True enough, most of the great philosophers were university dons, but they taught students too. And many of those students went on to become teachers themselves. Others became journalists or, in more recent times, radio and television commentators. This is how philosophical ideas are propagated. It is idle to suppose that such people come to their subject matter in a wholly objective way – the thing is simply impossible.
The philosophical ideas that arose in the 18th and 19th centuries were not always promulgated by philosophers. Historians and political theorists had an important part in the process too but, inevitably, one can trace their particular notions back to philosophical assumptions or ideas. In the 18th century, Wilson places particular emphasis on Edward Gibbon and David Hume. Gibbon, of course, was an historian, not a philosopher, but the whole thrust of his famous History of the Decline and Fall of the Roman Empire is anti-religious in tone.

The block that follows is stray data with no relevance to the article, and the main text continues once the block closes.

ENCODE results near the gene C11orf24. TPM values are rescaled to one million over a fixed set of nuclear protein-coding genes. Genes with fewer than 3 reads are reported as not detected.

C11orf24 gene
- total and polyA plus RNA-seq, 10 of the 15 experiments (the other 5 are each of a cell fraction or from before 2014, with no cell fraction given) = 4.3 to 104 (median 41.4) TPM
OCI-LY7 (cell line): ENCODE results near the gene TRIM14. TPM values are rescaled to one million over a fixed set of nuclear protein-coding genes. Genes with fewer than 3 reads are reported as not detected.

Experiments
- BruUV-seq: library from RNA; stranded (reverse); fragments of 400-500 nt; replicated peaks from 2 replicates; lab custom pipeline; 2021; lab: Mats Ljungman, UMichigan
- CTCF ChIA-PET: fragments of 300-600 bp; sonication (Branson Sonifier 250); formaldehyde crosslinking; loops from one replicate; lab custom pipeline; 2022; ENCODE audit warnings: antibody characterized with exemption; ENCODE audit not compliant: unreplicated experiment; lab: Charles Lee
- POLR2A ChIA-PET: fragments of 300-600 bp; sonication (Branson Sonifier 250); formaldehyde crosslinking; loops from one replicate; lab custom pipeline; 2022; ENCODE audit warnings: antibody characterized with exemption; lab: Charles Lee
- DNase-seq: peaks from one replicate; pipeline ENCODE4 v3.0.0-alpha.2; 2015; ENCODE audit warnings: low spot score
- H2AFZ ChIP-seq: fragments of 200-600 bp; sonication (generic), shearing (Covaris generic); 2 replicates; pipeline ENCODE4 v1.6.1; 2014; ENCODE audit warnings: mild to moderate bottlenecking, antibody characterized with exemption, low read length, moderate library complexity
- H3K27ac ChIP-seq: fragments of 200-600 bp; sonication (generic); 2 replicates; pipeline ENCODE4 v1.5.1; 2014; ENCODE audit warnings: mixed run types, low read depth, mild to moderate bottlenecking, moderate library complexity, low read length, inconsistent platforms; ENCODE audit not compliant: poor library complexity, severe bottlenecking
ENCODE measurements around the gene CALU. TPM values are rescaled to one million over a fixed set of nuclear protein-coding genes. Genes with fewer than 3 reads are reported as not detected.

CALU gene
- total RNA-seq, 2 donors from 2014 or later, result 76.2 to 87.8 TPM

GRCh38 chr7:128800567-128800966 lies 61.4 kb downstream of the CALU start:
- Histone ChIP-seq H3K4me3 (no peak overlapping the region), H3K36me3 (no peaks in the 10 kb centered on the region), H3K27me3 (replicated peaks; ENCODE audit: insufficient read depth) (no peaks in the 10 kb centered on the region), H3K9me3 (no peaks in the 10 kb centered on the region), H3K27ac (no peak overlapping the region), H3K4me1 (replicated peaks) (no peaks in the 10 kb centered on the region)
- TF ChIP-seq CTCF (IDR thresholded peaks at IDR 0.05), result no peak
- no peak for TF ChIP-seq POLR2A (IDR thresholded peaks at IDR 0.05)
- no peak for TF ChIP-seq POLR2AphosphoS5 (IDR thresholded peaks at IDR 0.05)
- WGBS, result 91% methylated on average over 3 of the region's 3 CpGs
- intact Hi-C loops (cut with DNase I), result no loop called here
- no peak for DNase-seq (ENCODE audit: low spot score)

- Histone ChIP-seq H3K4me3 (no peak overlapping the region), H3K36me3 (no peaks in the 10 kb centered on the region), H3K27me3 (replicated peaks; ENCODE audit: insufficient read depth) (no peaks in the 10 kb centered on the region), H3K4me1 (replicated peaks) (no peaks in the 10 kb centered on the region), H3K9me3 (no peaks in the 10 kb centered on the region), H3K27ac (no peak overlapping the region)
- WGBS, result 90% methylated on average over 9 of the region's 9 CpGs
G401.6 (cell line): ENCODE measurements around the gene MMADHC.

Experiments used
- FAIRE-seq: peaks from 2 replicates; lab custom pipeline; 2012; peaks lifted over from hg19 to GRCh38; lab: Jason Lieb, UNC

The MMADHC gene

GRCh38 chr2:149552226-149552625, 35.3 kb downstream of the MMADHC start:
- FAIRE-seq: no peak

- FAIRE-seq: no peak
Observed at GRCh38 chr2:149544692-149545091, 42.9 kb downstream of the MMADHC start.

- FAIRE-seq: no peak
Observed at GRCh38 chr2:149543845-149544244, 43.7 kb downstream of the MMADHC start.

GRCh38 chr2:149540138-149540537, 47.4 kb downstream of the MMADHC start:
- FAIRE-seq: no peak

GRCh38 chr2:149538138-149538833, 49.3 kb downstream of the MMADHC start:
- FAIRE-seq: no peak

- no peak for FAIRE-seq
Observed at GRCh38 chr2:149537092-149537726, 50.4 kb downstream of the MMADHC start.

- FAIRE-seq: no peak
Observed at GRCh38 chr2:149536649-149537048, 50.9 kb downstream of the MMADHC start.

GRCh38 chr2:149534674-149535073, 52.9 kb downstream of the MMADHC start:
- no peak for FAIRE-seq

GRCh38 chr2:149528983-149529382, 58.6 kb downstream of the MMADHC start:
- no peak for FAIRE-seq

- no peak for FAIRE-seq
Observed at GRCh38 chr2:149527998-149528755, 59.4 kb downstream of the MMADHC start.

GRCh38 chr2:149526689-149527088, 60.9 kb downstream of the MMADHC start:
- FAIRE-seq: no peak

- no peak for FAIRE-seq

I could give dozens of examples, but this, from his account of Antonine Rome, will suffice: “The various modes of worship which prevailed in the Roman world were all considered by the people as equally true; by the philosopher as equally false; and by the magistrate as equally useful.”
But most of his anti-religious venom was reserved for the early Christians, who are repeatedly lambasted in his history. We too easily forget that Gibbon’s account was, for a very long time indeed, the only easily accessible history of the Roman Empire and, indeed, of early Christianity. It influenced huge numbers of people.